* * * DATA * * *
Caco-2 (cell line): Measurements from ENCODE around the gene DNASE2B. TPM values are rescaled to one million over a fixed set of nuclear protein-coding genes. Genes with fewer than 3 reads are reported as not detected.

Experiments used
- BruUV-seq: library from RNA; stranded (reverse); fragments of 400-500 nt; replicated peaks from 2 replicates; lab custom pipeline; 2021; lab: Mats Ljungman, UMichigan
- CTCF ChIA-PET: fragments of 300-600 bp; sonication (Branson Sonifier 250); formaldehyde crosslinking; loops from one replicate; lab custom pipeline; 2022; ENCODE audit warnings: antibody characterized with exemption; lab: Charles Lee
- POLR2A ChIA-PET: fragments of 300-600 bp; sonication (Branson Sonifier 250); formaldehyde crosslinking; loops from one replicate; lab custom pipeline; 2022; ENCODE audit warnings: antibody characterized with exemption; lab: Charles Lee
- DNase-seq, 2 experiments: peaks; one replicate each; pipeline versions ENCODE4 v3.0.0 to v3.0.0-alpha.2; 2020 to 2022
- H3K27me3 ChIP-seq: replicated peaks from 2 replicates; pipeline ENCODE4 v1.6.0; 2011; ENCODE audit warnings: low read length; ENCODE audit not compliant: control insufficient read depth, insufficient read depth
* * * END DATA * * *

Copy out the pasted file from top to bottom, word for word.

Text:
Caco-2 (cell line): Measurements from ENCODE around the gene DNASE2B. TPM values are rescaled to one million over a fixed set of nuclear protein-coding genes. Genes with fewer than 3 reads are reported as not detected.

Experiments used
- BruUV-seq: library from RNA; stranded (reverse); fragments of 400-500 nt; replicated peaks from 2 replicates; lab custom pipeline; 2021; lab: Mats Ljungman, UMichigan
- CTCF ChIA-PET: fragments of 300-600 bp; sonication (Branson Sonifier 250); formaldehyde crosslinking; loops from one replicate; lab custom pipeline; 2022; ENCODE audit warnings: antibody characterized with exemption; lab: Charles Lee
- POLR2A ChIA-PET: fragments of 300-600 bp; sonication (Branson Sonifier 250); formaldehyde crosslinking; loops from one replicate; lab custom pipeline; 2022; ENCODE audit warnings: antibody characterized with exemption; lab: Charles Lee
- DNase-seq, 2 experiments: peaks; one replicate each; pipeline versions ENCODE4 v3.0.0 to v3.0.0-alpha.2; 2020 to 2022
- H3K27me3 ChIP-seq: replicated peaks from 2 replicates; pipeline ENCODE4 v1.6.0; 2011; ENCODE audit warnings: low read length; ENCODE audit not compliant: control insufficient read depth, insufficient read depth